Photoshop's incredible selective Undo

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Here is one major difference between Photoshop and other programs you use. Almost all programs have some form of Undo, enabling you to reverse the most recent command or action (or mistake). Like many programs, Photoshop uses the ^+Z/Ctrl+Z shortcut for Undo/Redo (but remember that you can change the shortcut, as described in Chapter 3). Photoshop also has, however, a couple of great features that let you partially undo.

Painting to undo with the History Brush

You can use the Photoshop History Brush to partially undo just about any filter, adjustment, or tool by painting. You select the History Brush, choose a history state (a stage in the image development) to which you want to revert, and then paint over areas of the image that you want to change back to the earlier state.

You can undo as far back in the editing process as you want, with a couple of limitations: The History palette (where you select the state to which you want to revert) holds only a limited number of history states. In the Photoshop PreferencesOGeneral pane, you specify how many states you want Photoshop to remember (to a maximum of 1,000). Keep in mind that storing lots of history states takes up computer memory that you might need for processing filters and adjustments. That can slow things down. The default of 20 history states is good for most projects, but when using painting tools or other procedures that involve lots of repetitive steps, a larger number (perhaps as many as 60) is generally a better idea.

The second limitation is pixel dimensions. If you make changes to the image's actual size (in pixels) with the Crop tool or the Image Size or Canvas Size commands, you cannot revert to prior steps with the History Brush. You can choose as a source any history state that comes after the image's pixel dimensions changed but none that come before.

Here's one example of using the History Brush as a creative tool. You open a photograph in Photoshop. You desaturate the image to make it appear to be grayscale, which gives it the appearance of a black-and-white photo. In the History palette, you click in the left column next to the Open step to designate that as the source state, the appearance of the image to which you want to revert. You select the History Brush and paint over your eyes, lips, and hair, restoring them to the original (color) appearance (see Figure 1-11). There you have it — a grayscale image with a couple of areas of color, compliments of the History Brush!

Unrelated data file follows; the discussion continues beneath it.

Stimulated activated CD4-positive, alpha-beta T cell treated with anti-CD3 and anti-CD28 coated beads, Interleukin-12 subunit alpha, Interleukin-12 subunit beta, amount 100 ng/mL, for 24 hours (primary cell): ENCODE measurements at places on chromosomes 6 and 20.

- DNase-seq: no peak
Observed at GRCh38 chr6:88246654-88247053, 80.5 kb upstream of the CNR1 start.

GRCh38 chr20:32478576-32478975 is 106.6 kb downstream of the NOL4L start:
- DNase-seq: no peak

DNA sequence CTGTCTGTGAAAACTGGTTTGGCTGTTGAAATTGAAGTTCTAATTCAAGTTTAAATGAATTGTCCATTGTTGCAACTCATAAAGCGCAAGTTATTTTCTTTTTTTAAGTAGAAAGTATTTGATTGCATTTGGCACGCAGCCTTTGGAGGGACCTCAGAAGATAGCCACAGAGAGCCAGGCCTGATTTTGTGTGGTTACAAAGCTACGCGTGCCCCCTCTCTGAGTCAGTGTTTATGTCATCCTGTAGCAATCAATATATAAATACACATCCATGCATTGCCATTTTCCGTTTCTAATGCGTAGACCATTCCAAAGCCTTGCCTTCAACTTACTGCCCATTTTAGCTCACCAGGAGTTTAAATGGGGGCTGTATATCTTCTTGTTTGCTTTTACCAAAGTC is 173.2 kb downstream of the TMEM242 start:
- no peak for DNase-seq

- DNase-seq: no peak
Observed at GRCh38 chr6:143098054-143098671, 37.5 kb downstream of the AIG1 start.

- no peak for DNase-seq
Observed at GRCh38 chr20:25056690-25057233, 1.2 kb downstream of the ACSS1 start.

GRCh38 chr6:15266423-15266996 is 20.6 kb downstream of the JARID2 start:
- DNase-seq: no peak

Reducing to undo with the Fade command

Immediately after applying a filter or adjustment or using most of Photoshop's tools, you can choose the EditOFade command and change the opacity or blending mode with which the previous step was performed. You might, for example, apply a sharpening filter and then use the EditO

Fade Unsharp Mask command to change the blending mode from Normal to Luminosity. (Sharpening only the luminosity of your image, whether with this technique or in the L*a*b color mode, prevents unwanted color shifts along edges in your images. Color modes are discussed in Chapter 6.) Or you might apply the Motion Blur filter and then use EditOFade Motion Blur (yes, the Figure 1-12: Compare the original blur with a reduction using the name of the command Fade command.

choose as a source any history state that comes after the image's pixel dimensions changed but none that come before.

©2002 PhotoSpin, PhotoSpin image #0770118

Figure 1-11: Painting to undo with the History Brush.

©2002 PhotoSpin, PhotoSpin image #0770118

Figure 1-11: Painting to undo with the History Brush.

actually changes for you) to reduce the opacity of the blur to 75%. That gives you the appearance of a back-and-forth motion while leaving the subject recognizable (see Figure 1-12).

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